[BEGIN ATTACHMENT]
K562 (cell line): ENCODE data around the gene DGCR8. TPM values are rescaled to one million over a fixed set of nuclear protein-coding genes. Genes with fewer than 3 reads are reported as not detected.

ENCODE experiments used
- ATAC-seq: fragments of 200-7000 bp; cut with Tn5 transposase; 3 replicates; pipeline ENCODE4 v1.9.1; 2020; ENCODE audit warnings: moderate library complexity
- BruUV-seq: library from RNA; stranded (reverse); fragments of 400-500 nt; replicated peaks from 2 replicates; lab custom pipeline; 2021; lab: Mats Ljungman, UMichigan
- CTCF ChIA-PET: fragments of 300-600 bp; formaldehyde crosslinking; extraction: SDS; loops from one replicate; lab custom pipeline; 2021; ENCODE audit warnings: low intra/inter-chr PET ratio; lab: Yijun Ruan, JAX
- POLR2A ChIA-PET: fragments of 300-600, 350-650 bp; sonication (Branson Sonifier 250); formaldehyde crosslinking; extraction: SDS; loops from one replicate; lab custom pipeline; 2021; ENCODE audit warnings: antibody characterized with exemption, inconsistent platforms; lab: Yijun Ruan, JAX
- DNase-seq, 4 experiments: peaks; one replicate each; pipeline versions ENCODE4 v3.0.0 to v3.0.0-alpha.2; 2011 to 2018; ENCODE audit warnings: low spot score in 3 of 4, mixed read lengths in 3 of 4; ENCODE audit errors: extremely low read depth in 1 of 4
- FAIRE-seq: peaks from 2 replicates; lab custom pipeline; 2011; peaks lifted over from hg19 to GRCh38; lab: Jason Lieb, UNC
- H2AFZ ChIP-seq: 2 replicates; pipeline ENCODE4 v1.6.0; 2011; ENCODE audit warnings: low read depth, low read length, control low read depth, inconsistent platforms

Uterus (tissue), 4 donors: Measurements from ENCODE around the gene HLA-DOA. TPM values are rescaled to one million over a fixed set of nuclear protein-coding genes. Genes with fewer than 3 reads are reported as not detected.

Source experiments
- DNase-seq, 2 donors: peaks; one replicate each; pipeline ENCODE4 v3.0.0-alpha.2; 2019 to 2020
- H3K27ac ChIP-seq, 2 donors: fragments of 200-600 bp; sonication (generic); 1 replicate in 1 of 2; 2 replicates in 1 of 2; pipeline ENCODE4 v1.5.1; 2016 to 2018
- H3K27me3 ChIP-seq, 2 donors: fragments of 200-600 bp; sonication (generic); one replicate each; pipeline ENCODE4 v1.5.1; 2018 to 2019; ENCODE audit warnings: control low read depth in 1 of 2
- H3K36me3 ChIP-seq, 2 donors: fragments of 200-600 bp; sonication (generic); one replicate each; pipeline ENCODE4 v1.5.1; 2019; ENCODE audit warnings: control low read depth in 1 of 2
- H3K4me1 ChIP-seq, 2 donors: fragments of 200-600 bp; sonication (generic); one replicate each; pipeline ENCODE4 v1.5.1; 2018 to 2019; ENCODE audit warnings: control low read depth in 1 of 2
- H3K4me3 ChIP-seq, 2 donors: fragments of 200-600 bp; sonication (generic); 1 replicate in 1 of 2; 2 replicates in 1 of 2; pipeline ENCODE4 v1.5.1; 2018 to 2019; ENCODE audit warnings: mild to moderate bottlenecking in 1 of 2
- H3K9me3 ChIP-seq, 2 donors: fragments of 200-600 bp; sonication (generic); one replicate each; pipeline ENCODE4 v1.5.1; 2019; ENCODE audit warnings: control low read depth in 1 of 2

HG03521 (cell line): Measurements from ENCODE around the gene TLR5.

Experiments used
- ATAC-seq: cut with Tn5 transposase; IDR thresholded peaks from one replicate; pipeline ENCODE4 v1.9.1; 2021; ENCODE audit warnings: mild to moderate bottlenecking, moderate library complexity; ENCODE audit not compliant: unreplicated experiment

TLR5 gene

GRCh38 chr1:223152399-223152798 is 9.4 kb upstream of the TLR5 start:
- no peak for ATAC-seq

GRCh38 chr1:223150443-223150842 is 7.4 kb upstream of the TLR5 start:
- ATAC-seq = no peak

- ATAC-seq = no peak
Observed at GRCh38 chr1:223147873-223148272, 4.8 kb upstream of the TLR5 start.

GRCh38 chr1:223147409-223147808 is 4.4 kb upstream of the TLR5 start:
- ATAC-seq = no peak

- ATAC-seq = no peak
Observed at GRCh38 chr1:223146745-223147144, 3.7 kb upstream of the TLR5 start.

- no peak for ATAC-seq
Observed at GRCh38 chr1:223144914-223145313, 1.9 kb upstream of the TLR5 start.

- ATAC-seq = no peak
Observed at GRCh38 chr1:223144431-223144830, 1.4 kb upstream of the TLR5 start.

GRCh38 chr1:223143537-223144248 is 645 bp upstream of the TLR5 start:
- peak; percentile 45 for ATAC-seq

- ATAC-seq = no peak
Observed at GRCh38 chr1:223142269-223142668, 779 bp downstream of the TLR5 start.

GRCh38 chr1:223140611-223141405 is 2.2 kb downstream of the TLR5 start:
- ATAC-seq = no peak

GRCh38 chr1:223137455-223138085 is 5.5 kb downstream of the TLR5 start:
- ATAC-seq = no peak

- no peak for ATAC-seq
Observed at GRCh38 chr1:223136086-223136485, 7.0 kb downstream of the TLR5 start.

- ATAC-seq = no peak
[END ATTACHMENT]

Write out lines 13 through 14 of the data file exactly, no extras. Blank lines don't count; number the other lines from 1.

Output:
- H3K27ac ChIP-seq, 2 donors: fragments of 200-600 bp; sonication (generic); 1 replicate in 1 of 2; 2 replicates in 1 of 2; pipeline ENCODE4 v1.5.1; 2016 to 2018
- H3K27me3 ChIP-seq, 2 donors: fragments of 200-600 bp; sonication (generic); one replicate each; pipeline ENCODE4 v1.5.1; 2018 to 2019; ENCODE audit warnings: control low read depth in 1 of 2